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Nanoparticle delivery systems
Nanotechnology can be used in therapies for atherosclerosis by increasing systemic agent circulation time, lowering off-target cytotoxicity of drugs, improving drug solubility, decreasing the required dosage, combining diagnostic and therapeutic agents to form theranostics and increasing accumulation of agents at specific sites . Targeted drug delivery can be categorized as either active or passive targeting. Active targeting involves the conjugation of tissue or cell-specific ligands to either the nanocarriers or to the drugs themselves. In the passive targeting strategy, therapeutic agents or drugs are coupled with macromolecules to take advantage of the EPR effect . Recently, stimuli-responsive delivery systems have been emerged based on various triggers such as light irradiation, pH alteration, application of magnetic or electric fields, a change in temperature or response to redox potentials. These smart NPs could be potentially applied in DES for therapy of CAD. For example, Tang et al. tested pH-responsive delivery of antioxidants for treatment of cardiovascular disease such as atherosclerosis . On the other hand, localized NP delivery via stents may be a promising strategy to combat restenosis, because it could provide a sustained drug release in the target region of the artery . DES can be used to localize delivery of drugs and avoid the potential toxicity of systemic drug administration .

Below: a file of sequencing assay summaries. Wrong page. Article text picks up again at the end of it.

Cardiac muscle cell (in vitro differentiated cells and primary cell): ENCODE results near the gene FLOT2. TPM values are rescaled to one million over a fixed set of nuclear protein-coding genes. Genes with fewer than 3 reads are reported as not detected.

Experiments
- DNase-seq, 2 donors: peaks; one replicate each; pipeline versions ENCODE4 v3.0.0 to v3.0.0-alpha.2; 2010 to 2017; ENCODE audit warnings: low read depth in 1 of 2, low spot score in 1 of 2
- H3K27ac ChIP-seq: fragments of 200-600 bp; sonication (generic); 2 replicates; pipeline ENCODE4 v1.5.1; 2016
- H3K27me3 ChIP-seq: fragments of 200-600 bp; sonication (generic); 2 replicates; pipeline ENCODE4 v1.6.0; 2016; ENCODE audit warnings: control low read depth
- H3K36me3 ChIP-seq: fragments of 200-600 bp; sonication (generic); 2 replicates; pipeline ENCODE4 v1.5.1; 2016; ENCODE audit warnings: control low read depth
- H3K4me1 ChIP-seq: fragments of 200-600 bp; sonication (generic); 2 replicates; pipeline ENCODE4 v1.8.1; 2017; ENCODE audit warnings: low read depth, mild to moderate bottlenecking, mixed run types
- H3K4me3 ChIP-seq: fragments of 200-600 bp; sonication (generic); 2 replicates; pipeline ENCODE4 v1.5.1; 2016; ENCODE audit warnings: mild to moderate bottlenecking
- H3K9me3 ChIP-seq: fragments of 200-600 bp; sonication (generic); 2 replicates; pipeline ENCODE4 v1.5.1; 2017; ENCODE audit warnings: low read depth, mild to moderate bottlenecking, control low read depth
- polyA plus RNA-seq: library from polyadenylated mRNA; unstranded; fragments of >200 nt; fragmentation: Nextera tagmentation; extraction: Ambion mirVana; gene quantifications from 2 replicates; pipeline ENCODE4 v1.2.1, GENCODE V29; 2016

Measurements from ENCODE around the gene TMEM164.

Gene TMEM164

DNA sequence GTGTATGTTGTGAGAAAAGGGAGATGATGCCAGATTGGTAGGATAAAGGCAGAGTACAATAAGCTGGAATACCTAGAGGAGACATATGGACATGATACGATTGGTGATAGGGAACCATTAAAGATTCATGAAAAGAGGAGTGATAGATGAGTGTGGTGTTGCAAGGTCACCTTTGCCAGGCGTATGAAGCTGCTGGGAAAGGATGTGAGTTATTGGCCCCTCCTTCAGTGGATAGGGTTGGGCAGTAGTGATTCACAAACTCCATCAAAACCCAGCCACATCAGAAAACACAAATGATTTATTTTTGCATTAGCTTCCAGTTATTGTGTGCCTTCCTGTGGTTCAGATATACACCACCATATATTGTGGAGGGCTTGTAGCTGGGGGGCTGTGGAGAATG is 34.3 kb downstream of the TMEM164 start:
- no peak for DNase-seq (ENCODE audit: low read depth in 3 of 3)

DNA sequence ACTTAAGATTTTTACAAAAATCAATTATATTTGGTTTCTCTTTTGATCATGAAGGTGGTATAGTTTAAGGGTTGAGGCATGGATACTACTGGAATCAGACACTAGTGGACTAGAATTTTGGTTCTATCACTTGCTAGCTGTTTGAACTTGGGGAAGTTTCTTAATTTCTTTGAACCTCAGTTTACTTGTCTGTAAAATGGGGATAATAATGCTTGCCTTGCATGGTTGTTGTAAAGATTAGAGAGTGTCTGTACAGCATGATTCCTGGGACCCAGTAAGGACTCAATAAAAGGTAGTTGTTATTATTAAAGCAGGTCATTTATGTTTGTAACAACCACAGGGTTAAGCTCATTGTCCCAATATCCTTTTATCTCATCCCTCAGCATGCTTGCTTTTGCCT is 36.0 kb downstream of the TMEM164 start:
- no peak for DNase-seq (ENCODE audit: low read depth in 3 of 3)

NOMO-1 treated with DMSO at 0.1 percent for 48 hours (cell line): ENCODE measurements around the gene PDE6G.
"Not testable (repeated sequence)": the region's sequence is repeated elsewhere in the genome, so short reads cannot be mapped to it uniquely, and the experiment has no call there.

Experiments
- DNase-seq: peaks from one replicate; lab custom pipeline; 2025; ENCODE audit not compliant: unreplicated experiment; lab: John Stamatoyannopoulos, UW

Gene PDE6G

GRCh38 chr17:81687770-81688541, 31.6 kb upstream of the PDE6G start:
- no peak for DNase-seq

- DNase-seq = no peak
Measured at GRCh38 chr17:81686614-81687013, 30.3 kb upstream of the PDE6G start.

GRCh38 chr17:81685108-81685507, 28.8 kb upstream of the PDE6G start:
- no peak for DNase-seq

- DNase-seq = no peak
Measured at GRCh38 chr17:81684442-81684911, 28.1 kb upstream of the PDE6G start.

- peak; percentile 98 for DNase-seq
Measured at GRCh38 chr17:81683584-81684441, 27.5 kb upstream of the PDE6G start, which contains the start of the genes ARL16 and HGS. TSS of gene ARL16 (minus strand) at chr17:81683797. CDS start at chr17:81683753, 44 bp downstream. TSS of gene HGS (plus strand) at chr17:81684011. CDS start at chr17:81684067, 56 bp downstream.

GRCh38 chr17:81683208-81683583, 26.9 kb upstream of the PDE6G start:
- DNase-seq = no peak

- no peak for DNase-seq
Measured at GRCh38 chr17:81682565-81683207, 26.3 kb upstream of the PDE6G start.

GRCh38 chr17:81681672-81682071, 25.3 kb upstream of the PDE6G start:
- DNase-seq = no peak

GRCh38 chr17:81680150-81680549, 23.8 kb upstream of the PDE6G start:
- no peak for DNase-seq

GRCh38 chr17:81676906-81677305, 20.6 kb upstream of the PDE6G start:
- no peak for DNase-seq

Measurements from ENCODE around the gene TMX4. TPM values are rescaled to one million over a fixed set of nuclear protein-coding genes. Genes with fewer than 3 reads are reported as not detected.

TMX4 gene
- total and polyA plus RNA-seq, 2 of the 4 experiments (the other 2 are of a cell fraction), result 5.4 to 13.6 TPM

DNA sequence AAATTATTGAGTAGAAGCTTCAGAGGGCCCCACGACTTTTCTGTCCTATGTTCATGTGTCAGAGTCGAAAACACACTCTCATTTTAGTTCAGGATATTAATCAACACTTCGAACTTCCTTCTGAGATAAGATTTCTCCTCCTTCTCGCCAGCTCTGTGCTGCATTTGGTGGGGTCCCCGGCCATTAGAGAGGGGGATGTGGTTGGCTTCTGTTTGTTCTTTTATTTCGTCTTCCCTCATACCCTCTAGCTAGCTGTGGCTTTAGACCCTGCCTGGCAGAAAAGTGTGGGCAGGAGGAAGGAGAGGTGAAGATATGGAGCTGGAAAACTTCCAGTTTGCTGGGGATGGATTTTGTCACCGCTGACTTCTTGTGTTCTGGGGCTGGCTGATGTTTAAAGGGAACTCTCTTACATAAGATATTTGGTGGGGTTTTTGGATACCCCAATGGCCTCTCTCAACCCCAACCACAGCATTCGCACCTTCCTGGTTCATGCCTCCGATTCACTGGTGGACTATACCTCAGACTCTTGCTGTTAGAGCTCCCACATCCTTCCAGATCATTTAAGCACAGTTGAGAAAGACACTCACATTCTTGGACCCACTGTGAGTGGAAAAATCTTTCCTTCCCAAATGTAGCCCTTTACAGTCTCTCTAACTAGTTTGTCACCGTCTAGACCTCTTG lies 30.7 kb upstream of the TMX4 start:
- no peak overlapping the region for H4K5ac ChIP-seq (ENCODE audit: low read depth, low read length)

NPs used to inhibit restenosis are reviewed in the following paragraphs, and Figure 1 shows the schematic structure of important NPs.Figure 1. Schematic structure of important nanoparticles.